Research Critical to Composer's New York

Composer David Felder.

Published May 29, 2013 This content is archived.

The music of David Felder, SUNY Distinguished Professor and Birge-Cary Chair in Composition at the University at Buffalo, proves that the fruits of research are not confined to the hard sciences, or even the representational humanities.

“Artistic research can be very wide-ranging in its manifestations. ”
David Felder, Professor, Composer
University at Buffalo

On April 23, the UB Office of the President and the Robert and Carol Morris Center for 21st Century Music at UB presented the world premiere of Felder’s “Les Quatre Temps Cardinaux,” a song cycle for two solo voices, a 35-piece orchestra, and 12 channels of electronics.  It featured two celebrated performers: soprano Laura Aikin, and bass Ethan Herschenfeld; Felder wrote the piece specifically for their voices. The program opened with “Tweener,” a 2010 Felder composition for solo percussion, electronics and large chamber ensemble.  The soloist was Thomas Kolor, assistant professor of music at UB and one of the country’s top young specialists in late 20 century American percussion music. The concert was held in Lippes Concert Hall, Slee Hall, UB North Campus.

After the premier, Felder talked about the importance of research to his compositional process. “Artistic research can be very wide-ranging in its manifestations,” he noted. “For me, personally, I reject what some call ‘experimental’ music or art. There is a prolonged period of trial and error in any new work that I make, a process wherein formal, and perceptual ideas are proposed, and vetted. … I create and evaluate through living with the sound materials of a potential musical passage or the entirety of a work in my inner ear, my inner life. Over time, a lived experience with the materials, I know what to do with them.”

For “Les Quatre Temps Cardinaux,” that meant following “lines of investigation” suggested by the poetry that inspired the music, written by René Daumal (whose poem also provided the composition’s title) as well as Pablo Neruda, Dana Gioia, and former UB poetics faculty Robert Creeley. The poems presented challenges in responding to and incorporating not only their images, but also their words. “In the music that I write,” notes Felder, ‘line’ is critically important, and the process of perceptually following various lines that co-exist simultaneously, is the single most critical aspect … Such lines may produce the ‘aha’ or ‘eureka’ moments; or even the physical responses that one can characterize as the chill running up an down the spine. I work very, very diligently on these levels of a work.”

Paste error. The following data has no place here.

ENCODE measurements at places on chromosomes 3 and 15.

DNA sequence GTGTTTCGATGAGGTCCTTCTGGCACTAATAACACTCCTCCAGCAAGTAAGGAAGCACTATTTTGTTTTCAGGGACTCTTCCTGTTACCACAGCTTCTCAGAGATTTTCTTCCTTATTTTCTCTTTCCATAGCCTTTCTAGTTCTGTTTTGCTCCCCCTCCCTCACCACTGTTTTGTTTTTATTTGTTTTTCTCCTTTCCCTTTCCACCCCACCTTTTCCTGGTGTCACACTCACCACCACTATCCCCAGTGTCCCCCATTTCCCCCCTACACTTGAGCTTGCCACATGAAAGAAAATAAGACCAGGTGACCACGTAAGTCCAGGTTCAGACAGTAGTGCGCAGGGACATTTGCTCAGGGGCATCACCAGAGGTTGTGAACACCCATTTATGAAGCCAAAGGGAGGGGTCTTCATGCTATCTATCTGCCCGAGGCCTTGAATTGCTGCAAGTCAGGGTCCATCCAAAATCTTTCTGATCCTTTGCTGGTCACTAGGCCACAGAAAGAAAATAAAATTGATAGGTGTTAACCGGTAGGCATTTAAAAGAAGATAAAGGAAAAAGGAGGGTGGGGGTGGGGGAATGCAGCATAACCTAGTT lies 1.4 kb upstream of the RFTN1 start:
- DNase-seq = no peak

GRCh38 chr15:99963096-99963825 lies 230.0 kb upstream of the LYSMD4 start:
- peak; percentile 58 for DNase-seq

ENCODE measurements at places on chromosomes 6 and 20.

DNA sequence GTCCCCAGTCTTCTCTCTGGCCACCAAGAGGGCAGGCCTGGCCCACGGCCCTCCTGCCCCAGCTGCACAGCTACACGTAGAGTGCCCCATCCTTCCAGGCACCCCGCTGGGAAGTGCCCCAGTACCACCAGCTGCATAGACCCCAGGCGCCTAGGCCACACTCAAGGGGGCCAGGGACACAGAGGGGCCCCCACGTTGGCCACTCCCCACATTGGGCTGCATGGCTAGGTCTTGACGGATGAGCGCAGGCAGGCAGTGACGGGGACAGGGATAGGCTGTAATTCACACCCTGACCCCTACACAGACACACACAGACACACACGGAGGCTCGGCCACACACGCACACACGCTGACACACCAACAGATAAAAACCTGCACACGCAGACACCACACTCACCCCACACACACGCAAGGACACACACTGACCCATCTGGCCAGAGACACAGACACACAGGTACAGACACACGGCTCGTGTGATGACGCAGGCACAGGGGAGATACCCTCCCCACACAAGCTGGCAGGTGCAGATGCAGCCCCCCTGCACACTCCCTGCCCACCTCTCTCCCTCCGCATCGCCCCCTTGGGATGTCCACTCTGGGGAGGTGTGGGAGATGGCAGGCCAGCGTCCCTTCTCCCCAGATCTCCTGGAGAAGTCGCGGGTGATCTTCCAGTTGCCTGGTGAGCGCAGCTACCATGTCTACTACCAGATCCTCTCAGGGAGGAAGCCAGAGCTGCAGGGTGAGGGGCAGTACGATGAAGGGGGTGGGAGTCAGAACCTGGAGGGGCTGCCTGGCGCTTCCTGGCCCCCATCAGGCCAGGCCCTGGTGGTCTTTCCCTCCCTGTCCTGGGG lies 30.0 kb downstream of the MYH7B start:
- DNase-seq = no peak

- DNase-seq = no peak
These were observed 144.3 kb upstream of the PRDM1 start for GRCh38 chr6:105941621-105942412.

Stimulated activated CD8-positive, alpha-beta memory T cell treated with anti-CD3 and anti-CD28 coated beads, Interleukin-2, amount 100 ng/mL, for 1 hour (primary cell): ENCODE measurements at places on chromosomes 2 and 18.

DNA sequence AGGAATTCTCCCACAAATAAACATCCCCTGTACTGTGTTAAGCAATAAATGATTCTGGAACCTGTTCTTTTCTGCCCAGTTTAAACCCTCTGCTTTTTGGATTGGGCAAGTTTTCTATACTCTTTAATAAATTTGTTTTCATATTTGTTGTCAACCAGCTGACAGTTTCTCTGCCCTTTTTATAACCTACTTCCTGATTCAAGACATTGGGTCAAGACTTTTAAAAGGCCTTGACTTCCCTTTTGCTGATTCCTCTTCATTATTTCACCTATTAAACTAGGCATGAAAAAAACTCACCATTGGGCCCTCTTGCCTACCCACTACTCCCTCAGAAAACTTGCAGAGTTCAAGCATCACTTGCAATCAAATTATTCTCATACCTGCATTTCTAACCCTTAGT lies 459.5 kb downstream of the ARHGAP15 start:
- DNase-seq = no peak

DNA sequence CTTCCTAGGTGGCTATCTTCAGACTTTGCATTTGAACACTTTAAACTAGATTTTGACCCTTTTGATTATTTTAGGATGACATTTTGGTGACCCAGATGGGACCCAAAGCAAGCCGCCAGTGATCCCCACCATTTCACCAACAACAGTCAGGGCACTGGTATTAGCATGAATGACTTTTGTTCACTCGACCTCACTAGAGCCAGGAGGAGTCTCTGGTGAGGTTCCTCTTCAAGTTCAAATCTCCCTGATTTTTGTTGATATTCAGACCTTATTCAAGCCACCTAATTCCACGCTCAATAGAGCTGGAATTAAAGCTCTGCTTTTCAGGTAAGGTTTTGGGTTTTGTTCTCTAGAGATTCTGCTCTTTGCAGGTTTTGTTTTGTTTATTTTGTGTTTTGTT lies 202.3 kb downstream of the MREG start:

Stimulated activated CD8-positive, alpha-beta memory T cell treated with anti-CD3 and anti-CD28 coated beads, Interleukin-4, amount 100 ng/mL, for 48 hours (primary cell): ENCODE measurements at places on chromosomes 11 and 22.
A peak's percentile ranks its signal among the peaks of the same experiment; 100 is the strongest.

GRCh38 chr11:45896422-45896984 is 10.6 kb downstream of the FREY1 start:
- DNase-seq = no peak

Describing his process with the poetry, Felder adds, “In a work with text, connections among poetic images, the sounds of the words themselves, the rhyme schemes, and the formal organization of the poems are all wonderful reservoirs replete with fecund possibilities. … A chord, a vertical sonority was made, that I named and characterized as the ‘dazzling’ chord, and some potentialities inherent within this sonority were utilized throughout the entirety of the fifty-two minutes.” The use of voices singing and reciting the poems—both prerecorded and live during the performance—added to the complexity and richness of the piece, informing Felder’s innovative use of electronics. Felder says, “The voice, the human utterance from speech through sung music, is the entirety of the work. All of the electronic sounds are generated from the voice itself, or upon modeling of the voice.”

The world premier was an exciting start to the “Signature Series,” launched by UB President Satish K. Tripathi as a new spring tradition aimed at highlighting the university’s creative excellence, ingenuity, and imagination. It began on Monday, April 22 with an open rehearsal of “Les Quatre Temps Cardinaux,” and continued with a luncheon dialogue featuring David Felder on Tuesday, April 23, followed by a panel discussion moderated by Cristanne Miller, SUNY Distinguished Professor and Edward H. Butler Professor of Literature. The interdisciplinary panel—with speakers from the departments of English, Music, and Theater and Dance—included performances of the poems used in Felder’s composition, as well as a critical discussion. Later that evening came the world premier.

Felder says that future plans for the music include a period of revision, followed by more performances, and eventually a recording for commercial release. “The work will be presented again at UB in June 2015, at June in Buffalo (with more precise lighting and staging) and at the Boston Modern Orchestra Series in the 2014-15 season. There seems to be strong interest from other conductors and groups,” Felder adds, and he looks forward to seeing, and hearing, how the music grows and evolves as he continues to revise it.